The NBA and China: Can the Bond with Fans Be Repaired? ( Part 1 )
The Morey incident severely disrupted the image of the NBA in China, and as it attempts to repair the relationship, high price points to access content is hampering efforts.
Following the Morey Incident, the NBA has made a number of moves to try to win back the hearts of Chinese fans, but they encounter a number of hurdles along the way.
Partnering with Tencent, the NBA looks to be in a great position from the outside, but on the inside, discontent is growing among fans regarding its high price point.
Will fans be willing to shell out nearly double the average as the NBA attempts to regain fans’ trust?
NBA fans are no longer focused on the Morey incident, but rebuilding this relationship is not going to be easy.
For those of you who don’t know, the Morey Incident centered around comments made by the former GM of the Houston Rockets, regarding his speaking out in support of protests in Hong Kong against the Chinese central government.
After a long wait following the incident, China Central Television ( CCTV ) has resumed broadcasting some NBA games. Online payment channels have also returned to normal operation. I have even observed the recent Baidu search data, and the internet attention received by the NBA for the 2022-23 season, especially the attention for the NBA Finals appears to have reached a new high.
All of this information indicates that China and the NBA have reached a positive consensus, and the NBA in China has gradually returned to the right track. Now, the doubts and discussions regarding whether the NBA has decoupled from China can be put to rest.
The question we need to ask now is, do these positive signals mean that the return of the NBA will be a home run?
As you can see from the figure below, my friends, who have been NBA fans for years, have shown a complex attitude in their WeChat conversation towards the NBA since the Morey incident (I was not involved in this discussion). These friends participating in the conversation mainly belong to the middle class, working as designers, university professors, technical researchers, or urban planning experts. These people represent the primary target audience of the NBA but none are willing to pay. The NBA must get to the bottom of how they can match its value proposition with the expectations of the core audience.
At first, most of my friends stopped watching the NBA because of national sentiment issues. As the situation calmed down, in 2022, they began watching again, but still found it difficult to find free viewing channels. In the end, some gave up engaging with the NBA, while others continued to pay attention but couldn't stop complaining about the quality of the games.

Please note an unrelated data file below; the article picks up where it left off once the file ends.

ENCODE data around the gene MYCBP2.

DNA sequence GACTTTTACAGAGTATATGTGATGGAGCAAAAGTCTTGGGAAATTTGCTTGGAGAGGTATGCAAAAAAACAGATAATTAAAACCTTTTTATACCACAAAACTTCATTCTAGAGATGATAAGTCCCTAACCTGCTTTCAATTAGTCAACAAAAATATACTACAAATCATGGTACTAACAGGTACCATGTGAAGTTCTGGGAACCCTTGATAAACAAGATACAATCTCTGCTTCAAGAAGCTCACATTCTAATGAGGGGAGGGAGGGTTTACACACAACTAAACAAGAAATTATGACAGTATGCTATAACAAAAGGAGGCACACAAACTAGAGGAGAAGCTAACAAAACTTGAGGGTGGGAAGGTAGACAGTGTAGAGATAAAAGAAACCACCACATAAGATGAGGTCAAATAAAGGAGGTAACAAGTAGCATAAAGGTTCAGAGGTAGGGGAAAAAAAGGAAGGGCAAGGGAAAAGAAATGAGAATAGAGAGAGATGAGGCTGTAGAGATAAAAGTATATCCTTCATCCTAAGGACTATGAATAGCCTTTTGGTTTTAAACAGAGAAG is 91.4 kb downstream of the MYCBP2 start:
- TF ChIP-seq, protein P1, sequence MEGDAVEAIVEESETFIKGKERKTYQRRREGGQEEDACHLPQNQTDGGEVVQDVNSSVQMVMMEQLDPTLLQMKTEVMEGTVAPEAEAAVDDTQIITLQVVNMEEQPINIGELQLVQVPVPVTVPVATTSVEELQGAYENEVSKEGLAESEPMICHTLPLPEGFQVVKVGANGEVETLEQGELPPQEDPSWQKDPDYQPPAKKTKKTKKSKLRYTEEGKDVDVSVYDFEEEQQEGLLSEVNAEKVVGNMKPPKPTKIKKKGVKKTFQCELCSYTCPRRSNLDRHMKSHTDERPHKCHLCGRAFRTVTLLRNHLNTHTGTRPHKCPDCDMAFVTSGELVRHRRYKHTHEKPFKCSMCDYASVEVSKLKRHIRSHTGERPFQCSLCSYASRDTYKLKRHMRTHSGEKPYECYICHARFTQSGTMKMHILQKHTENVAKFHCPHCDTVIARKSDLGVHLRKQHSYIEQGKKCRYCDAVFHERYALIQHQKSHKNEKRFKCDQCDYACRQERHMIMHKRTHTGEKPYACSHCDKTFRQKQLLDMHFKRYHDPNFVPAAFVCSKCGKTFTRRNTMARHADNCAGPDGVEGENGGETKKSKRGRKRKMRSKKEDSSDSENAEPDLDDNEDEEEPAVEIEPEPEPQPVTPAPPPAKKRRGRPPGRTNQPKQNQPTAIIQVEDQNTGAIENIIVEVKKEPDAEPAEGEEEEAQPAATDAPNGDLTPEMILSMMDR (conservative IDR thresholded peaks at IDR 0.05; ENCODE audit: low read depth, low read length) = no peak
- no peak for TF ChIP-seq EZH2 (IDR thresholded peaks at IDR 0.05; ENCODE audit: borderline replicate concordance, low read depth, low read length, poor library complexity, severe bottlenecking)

The following interviews of fans regarding the NBA, conducted by “In You Media” (a Chinese domestic media), will provide us with a better insight.
”I became a Rockets fan in the year Yao Ming retired (2011). Since then, I have also been a fan of Kobe and LeBron. I have been watching basketball for 8 or 9 years, and it has been the most important youth memory for me. However, after the incident with Morey, I gradually lost interest in NBA games. Now, besides watching LeBron struggle and strive, other games have no appeal to me."
"Although my friends and I are still watching the games, I also realize that the popularity of the NBA is rapidly dissipating. The 'internal injuries' of the past two years cannot be resolved simply by CCTV replays. Besides damaging its own brand image, NBA's actions have prevented the acquisition of new young users. On the other hand, NBA's handling of copyright issues in China is also discouraging us, the old users.”
“I remember very clearly that after Tencent had exclusive broadcasting rights, it was a turning point for the overall NBA viewing experience for fans. Before the exclusive broadcasting, most of the free games provided by platforms were focused on high-profile matches, star players, and popular teams, indicating that the platforms had a certain sentiment and aimed to attract new users. However, when Tencent Sports entered the scene with high membership fees, it scared away many people, and the free games offered to ordinary viewers were often lackluster matches. Fans had to seek other resources. This 'forced' approach to make you recharge for membership at the time discouraged a group of people."